About once a month, I think back to my time at St. Olaf College in Northfield, Minnesota. Born and bred in the metro-Detroit Jewish community, people from both Minnesota and Michigan would raise their eyebrows at me, wondering why I hadn’t gone to the University of Michigan like so many of my peers, or even to Kalamazoo College, the small liberal arts college equivalent to St. Olaf. I would raise my eyebrows right back, and talk about how eager I was to leave the insular Jewish community in which I’d been raised. I was hopeful that going to a Lutheran college (hello, yes, if you didn’t realize by the name, St. Olaf is very Lutheran) would broaden my perspectives on the world.
I still remember getting the call from my dad on October 27th, 2018—the day of the Tree of Life Synagogue shooting. He explained to me that a gunman had shot and killed 11 people while they were worshipping on Shabbat. I’m sure he said more, but I can’t recall what exactly it was, because as sadness and horror filled me, I could feel my chest tightening and my breathing speeding up too much to focus on anything else. I remember going into a friend’s dorm room, collapsing on his couch, and beginning to cry. I remember the confused look on his face, and the lack of empathy he displayed as he continued to do what he was doing, rather than sitting with me and hearing me. My friends at St. Olaf are empathetic and loving and kind, but they had no idea what it was like for me—a Jew—in an institution that remained silent during a massacre. St. Olaf didn’t send out an email. They didn’t check in on their Jewish students. It took almost a week for them to acknowledge that a white nationalist shooting against Jews praying in a synagogue had even happened.
In the months following the shooting, I started reflecting on what it felt like for me to exist at St. Olaf. I thought about how many of my classmates would greet me by jokingly saying “Shalom,” how most of them had never met a Jewish person before, and how they would thus direct all of their offensive, blatantly ignorant questions about Judaism toward me. This was, and still is, anti-Semitism. It wasn’t the explicit brand of anti-Semitism that we think of when we see swastikas in libraries or a white nationalist shooting Jews while attending synagogue. But it was anti-Semitism nonetheless.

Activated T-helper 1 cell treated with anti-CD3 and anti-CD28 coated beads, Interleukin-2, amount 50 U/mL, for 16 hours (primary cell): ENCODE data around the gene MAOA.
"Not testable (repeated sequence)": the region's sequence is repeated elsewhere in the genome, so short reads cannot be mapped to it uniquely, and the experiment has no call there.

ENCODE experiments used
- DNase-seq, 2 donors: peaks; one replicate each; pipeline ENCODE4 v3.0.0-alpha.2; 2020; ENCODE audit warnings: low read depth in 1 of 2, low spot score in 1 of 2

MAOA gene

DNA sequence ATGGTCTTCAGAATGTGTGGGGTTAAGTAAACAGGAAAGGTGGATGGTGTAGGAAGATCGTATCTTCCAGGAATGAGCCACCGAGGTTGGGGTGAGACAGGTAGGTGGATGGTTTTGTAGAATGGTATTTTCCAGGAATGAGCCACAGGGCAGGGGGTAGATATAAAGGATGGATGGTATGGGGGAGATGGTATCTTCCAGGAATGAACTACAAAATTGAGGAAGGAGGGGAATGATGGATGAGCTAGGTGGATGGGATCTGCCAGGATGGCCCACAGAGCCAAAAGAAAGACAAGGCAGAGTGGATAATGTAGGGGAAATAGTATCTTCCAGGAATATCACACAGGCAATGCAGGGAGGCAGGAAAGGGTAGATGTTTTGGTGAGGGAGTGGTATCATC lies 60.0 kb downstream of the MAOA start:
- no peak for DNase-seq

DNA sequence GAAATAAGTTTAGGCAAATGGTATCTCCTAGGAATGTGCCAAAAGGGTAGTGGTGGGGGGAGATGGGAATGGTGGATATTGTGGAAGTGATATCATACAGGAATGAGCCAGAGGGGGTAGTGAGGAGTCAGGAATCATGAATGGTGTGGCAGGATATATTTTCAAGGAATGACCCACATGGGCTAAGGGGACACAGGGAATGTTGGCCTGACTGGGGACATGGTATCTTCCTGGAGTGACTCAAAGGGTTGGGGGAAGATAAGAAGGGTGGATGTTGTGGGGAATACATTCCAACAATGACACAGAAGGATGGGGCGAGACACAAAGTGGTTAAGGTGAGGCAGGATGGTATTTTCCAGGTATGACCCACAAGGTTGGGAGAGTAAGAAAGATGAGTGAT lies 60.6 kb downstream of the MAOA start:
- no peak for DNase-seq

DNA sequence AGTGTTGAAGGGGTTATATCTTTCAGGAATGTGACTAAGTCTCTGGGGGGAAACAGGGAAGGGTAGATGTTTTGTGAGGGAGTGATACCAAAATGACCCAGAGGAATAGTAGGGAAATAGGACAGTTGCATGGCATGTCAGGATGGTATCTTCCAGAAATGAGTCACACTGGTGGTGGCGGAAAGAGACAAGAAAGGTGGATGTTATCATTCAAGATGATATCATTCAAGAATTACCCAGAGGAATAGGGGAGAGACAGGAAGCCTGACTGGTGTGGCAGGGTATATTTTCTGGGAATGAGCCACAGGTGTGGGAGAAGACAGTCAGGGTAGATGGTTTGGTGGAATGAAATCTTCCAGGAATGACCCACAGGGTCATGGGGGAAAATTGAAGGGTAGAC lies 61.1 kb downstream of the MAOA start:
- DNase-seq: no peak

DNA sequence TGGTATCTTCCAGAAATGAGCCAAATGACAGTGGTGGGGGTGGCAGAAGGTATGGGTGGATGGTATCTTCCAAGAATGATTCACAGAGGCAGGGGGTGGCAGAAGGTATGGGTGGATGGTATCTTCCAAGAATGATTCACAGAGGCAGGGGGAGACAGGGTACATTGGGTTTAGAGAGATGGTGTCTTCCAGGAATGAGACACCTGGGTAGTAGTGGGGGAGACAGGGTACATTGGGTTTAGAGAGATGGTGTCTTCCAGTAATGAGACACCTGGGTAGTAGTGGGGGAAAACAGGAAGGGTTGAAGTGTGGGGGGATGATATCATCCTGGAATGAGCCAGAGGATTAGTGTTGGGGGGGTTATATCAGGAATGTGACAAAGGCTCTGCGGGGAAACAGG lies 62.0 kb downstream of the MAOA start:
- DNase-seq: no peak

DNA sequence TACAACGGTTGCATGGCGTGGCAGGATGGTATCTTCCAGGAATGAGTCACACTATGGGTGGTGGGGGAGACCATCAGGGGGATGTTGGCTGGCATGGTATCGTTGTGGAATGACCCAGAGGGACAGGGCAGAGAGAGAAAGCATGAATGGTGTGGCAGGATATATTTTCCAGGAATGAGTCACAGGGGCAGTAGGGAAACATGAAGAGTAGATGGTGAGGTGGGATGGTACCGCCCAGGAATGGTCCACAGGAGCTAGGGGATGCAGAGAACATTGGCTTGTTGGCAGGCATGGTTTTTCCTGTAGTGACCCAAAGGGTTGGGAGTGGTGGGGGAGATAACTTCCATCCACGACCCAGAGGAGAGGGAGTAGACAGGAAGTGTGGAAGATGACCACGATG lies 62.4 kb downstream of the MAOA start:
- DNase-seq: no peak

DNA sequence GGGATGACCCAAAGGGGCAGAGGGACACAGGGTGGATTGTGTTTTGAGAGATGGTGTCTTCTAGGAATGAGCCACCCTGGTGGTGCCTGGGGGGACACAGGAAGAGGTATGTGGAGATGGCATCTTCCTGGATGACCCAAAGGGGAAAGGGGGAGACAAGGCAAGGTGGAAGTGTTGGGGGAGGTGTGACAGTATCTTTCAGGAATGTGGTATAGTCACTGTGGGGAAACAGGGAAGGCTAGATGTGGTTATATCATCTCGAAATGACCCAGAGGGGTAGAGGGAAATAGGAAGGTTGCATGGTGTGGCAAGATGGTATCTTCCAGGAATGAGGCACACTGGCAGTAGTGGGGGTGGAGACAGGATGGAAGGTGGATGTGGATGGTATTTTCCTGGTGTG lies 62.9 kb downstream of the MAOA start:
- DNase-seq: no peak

Now, with Trump out of the White House and Biden promising to enter into a new era, Jews in the U.S. are at a crossroads. The Biden administration is giving public signals that it plans to fight anti-Semitism by adopting the International Holocaust Remembrance Alliance (IHRA) definition of anti-Semitism. The IHRA loosely defines anti-Semitism as a perception that can manifest as hatred of Jews. This definition isn’t incorrect, but it is misleading. At best, the IHRA definition is incredibly vague to the point of uselessness, and at worst it conflates criticism of Israeli policies with anti-Semitism. Adopting this definition is basically an outwardly-facing political move that claims to fight anti-Semitism, but really just shields the Israeli government from criticism—without making Jews any safer in America.
The IHRA definition was adopted by the Trump administration through an executive order in 2019 to evaluate discrimination complaints from institutions that get federal funding—i.e. colleges and universities. These colleges and universities, as well as any other institutions that receive federal funding, can now silence free speech that criticizes Israel in order to guard and preserve their funding. Rather than protecting Jews from anti-Semitism, adoption of the IHRA definition gives administrations and organizations a scapegoat with which to punish and attack free speech. The IHRA lists denying Jews their right to self-determination as an example of anti-Semitism, which is clearly Zionist-centric; essentially, using this definition to assess anti-Semitic acts will tell you that criticizing the Israeli government is indeed an act of anti-Semitism. Schools are then incentivized to internally “hush up” and deal with this supposed anti-Semitism so that they don’t risk losing out on funding from the federal government.
The anti-Semitism I faced during my time at St. Olaf would not be covered under the IHRA’s definition. That anti-Semitism was covert, implicit, and didn’t have to do with anti-Israel sentiment, a sentiment which is at the heart of the IHRA’s definition of anti-Semitism. Why don’t we talk about the fact that people can exist in this country without understanding what Judaism is or knowing how to act around Jewish people? Why don’t we try to fight the anti-Semitism that is borne from that? I do not support these approaches to fighting anti-Semitism that are really just harmful to Jews and the public’s understanding of anti-Semitism. I don’t want Biden’s signature, and I don’t want states themselves to adopt the IHRA definition. If the Biden administration, Facebook, and Kentucky are going to adopt this definition, after all, they’re going to think that they’re done. So what happens to the next Jewish girl in a Lutheran institution, Star of David on her forehead, keeping her head down to avoid questions? Will she be supported by her college? And, equally as important, what about her Palestinian roommate? Will they be able to talk about the atrocities they have experienced at the hands of the Israeli government without their conversation being deemed anti-Semitic.
So here we are, with the possibility of having a definition of anti-Semitism adopted that specifically targets Palestinians and students fighting for Palestinian rights. I ask again, what is our federal government really doing to fight anti-Semitism? Because adopting a stance that does not protect—and instead harms—young Jewish college students isn’t helping. I’ll wait.
By Rebecca Driker-Ohren